Crime, Media, Politics, Top Stories

Why I Don’t Live in Fear of White Supremacists  

The 21-year-old terrorist who attacked an El Paso shopping center on August 3 was a white supremacist who believed that the United States is experiencing a “Hispanic invasion.” He also expressed support for an even deadlier hate crime that had taken place months before: the mosque shootings in Christchurch, New Zealand, in which 51 innocents were killed and another 49 injured. Hate criminals tend to inspire one another. And in the months since the Christchurch slaughter, there have been widespread fears that we may be on the cusp of a new global epidemic of racist killings.

These fears are encouraged by the sense of immediacy that results from the 24/7 social-media coverage of such tragedies, which overwhelms the insulating effects of geography. Immediately following the Christchurch killings, for instance, the Chancellor of University of California, Berkeley, where I am employed, felt required to send an email to all students, staff and faculty condemning the attack, and offering up a suite of mental health and diversity resources for members of the University community—particularly Muslims.

I thanked the Chancellor for her well-intentioned note. But I also told her that I was not going to allow a deranged gunman half a planet away to cause me anxiety or panic. As awful as the attack in Christchurch was, such events are extremely uncommon and unlikely, both in New Zealand and the United States.

According to statistics compiled by the Anti-Defamation League, U.S. domestic extremists killed around 50 people last year, and 37 the year before. In 2016, 72 people were killed. These deaths are tragic and horrifying. But in a country populated by 320-million people, they are not symptomatic of a wave of white-supremacist terror, “spreading like an epidemic across the country,” as one international headline put it.

Following the terror attack in El Paso, Democratic presidential candidate Bernie Sanders pledged to “go to war” against racism. This is the sort of language that was used by George W. Bush following the 9/11 attacks. And even in the aftermath of terrorism that had killed more than 3,000 Americans—two orders of magnitude higher than the current annual U.S. death toll from extremism—it became clear that “war” was a flawed approach to battling hate.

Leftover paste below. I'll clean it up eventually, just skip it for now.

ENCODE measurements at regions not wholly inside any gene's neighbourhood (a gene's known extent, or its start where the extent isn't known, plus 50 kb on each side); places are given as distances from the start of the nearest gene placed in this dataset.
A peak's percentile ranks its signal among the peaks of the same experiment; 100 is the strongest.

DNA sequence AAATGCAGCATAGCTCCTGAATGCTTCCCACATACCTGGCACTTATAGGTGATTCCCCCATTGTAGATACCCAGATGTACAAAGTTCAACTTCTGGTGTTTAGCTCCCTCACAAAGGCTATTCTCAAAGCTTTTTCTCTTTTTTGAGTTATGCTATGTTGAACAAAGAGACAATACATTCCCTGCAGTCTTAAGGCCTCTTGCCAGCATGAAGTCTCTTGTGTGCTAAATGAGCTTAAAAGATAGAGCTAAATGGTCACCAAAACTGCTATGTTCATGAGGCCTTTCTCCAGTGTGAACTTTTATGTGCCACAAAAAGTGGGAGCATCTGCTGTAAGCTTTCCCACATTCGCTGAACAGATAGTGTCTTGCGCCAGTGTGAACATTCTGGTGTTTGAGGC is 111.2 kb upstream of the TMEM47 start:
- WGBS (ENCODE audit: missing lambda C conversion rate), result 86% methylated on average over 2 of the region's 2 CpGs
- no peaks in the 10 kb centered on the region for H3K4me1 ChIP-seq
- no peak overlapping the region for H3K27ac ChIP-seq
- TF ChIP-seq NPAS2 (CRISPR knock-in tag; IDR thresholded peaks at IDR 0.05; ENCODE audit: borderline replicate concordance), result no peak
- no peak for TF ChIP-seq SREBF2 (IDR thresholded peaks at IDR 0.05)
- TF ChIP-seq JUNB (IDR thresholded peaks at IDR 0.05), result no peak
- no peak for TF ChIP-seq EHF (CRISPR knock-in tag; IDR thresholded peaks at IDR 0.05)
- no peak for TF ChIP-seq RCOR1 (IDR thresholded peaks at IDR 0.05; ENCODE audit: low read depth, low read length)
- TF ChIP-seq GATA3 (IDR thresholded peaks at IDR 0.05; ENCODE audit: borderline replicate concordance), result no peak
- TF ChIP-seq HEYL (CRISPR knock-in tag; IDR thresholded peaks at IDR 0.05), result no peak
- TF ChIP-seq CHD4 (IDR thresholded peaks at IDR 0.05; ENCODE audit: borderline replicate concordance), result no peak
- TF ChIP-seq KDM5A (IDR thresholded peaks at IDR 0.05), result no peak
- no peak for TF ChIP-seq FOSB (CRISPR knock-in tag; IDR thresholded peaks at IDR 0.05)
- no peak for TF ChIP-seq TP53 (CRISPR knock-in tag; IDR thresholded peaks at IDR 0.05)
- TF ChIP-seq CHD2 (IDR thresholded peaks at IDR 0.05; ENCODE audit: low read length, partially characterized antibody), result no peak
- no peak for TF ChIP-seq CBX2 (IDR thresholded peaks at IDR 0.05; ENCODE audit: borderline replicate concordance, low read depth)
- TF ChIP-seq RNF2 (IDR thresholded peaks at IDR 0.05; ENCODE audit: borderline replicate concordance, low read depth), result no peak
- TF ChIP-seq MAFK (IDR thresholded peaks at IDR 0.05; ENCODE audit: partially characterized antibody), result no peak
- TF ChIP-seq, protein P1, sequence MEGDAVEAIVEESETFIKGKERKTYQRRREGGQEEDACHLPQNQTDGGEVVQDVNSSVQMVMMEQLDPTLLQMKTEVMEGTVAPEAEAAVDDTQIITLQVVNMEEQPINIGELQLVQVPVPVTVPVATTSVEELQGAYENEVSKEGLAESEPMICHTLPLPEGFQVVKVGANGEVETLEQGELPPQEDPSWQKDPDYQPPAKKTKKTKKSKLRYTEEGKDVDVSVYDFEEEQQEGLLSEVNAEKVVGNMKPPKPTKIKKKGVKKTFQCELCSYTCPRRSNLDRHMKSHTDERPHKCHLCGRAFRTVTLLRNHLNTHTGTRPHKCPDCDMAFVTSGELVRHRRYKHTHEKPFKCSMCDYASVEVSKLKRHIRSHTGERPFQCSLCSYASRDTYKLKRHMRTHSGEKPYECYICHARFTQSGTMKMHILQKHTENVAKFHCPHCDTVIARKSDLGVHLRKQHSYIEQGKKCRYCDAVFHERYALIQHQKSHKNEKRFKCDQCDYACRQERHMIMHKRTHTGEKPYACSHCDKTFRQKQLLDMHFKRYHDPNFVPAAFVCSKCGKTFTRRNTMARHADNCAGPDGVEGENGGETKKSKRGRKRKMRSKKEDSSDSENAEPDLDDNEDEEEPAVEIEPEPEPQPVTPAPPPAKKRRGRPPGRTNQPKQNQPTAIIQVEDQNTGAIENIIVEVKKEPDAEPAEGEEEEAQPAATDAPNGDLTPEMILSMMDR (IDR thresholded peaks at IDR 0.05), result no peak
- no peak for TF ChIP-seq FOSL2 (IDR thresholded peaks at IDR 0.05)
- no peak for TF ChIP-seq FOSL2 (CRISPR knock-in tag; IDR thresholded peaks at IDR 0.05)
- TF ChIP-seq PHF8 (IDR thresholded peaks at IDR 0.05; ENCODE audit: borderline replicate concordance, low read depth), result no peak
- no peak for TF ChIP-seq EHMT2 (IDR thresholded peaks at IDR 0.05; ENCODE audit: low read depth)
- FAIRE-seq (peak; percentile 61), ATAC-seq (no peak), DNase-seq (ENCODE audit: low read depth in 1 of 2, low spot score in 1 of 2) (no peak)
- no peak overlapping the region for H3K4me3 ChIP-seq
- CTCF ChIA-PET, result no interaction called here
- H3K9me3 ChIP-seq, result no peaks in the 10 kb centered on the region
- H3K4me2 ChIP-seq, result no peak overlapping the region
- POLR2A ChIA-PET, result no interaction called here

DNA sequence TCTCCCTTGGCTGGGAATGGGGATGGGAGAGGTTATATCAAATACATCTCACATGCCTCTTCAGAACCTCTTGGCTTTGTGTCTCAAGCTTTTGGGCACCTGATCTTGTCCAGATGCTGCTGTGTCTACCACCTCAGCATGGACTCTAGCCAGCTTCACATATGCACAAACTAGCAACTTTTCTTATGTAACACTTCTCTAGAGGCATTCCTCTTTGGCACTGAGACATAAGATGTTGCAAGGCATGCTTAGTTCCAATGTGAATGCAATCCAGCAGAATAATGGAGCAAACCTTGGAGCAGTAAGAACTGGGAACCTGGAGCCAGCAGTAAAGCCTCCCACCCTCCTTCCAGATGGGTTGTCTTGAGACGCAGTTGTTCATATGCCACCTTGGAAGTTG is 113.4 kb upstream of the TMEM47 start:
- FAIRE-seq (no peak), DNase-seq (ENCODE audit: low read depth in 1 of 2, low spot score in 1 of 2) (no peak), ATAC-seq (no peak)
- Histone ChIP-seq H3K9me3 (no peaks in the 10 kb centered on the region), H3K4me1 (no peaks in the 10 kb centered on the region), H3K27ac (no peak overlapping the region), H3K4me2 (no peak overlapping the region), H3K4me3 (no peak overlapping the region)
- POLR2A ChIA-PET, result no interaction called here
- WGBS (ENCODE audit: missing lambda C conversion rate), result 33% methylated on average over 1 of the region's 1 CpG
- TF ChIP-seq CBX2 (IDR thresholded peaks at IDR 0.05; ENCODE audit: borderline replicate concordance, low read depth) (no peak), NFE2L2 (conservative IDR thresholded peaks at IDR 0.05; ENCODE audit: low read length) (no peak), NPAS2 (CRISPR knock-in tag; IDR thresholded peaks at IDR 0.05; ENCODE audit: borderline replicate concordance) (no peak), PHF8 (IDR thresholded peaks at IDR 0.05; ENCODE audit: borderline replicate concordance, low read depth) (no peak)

Sanders did not specify what his war on racism would entail. But he seemed to identify a broad set of targets. “My father’s whole family was wiped out by Hitler and his white nationalism,” Sanders told the Young Leaders Conference in Atlanta. “Too many people have fought over the years, too many people have died against racism to let it resurface and flourish in America…We will go to war against white nationalism and racism in every aspect of our lives.”

Genocide is abhorrent. White nationalism is abhorrent. Racism is abhorrent. But the casual conflation of these concepts into a single rhetorical flourish is troubling. When it comes to both law and policy, it’s important to make a distinction between individual bigotry and violent extremism. Experiencing or witnessing ordinary prejudice at some point in your life is quite common in every part on the planet, while experiencing an act of violent extremism motivated by group hatred is highly uncommon.

A 2019 Pew survey found that significant numbers of Americans report hearing friends or family members of their own racial backgrounds make comments or jokes about other groups that would be considered racist or racially insensitive. The numbers varied only slightly depending on the racial group of the respondent. Forty-four percent of blacks said they would often or sometimes hear racially insensitive remarks from friends and family. For whites, the number was 46 percent. If we were going to lump together ordinary prejudice with a predisposition toward violent extremism, we would expect there to be millions of racial terrorists in America. Thankfully, there aren’t.

One byproduct of this conflation of ordinary bigotry and mass murder is a growing campaign to censor offensive content wherever it appears. In the days after the El Paso attack, for instance, Texas Democratic Congressman Beto O’Rourke, a long-shot candidate for the Democratic presidential nomination, called for a change in the law that would make it easier to ensure that social-media companies remove “hate speech and domestic terrorism” from their platforms. He added that “when any one community is targeted, the very idea of America is under attack. That’s why we need to all come together to not only connect the dots between the proliferation of hatred across our country and the acceleration of mass shootings, but actually do something about it.”